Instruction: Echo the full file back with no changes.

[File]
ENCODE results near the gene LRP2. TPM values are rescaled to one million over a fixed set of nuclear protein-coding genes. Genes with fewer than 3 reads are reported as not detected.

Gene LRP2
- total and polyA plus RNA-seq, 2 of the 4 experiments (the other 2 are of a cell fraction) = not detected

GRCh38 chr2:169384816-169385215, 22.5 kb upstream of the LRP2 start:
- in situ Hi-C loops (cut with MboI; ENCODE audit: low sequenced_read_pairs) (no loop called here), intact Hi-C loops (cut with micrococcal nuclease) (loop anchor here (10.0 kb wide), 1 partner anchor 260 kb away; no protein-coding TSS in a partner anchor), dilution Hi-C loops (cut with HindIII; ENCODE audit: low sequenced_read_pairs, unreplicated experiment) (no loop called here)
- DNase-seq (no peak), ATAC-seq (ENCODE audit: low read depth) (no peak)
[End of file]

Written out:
ENCODE results near the gene LRP2. TPM values are rescaled to one million over a fixed set of nuclear protein-coding genes. Genes with fewer than 3 reads are reported as not detected.

Gene LRP2
- total and polyA plus RNA-seq, 2 of the 4 experiments (the other 2 are of a cell fraction) = not detected

GRCh38 chr2:169384816-169385215, 22.5 kb upstream of the LRP2 start:
- in situ Hi-C loops (cut with MboI; ENCODE audit: low sequenced_read_pairs) (no loop called here), intact Hi-C loops (cut with micrococcal nuclease) (loop anchor here (10.0 kb wide), 1 partner anchor 260 kb away; no protein-coding TSS in a partner anchor), dilution Hi-C loops (cut with HindIII; ENCODE audit: low sequenced_read_pairs, unreplicated experiment) (no loop called here)
- DNase-seq (no peak), ATAC-seq (ENCODE audit: low read depth) (no peak)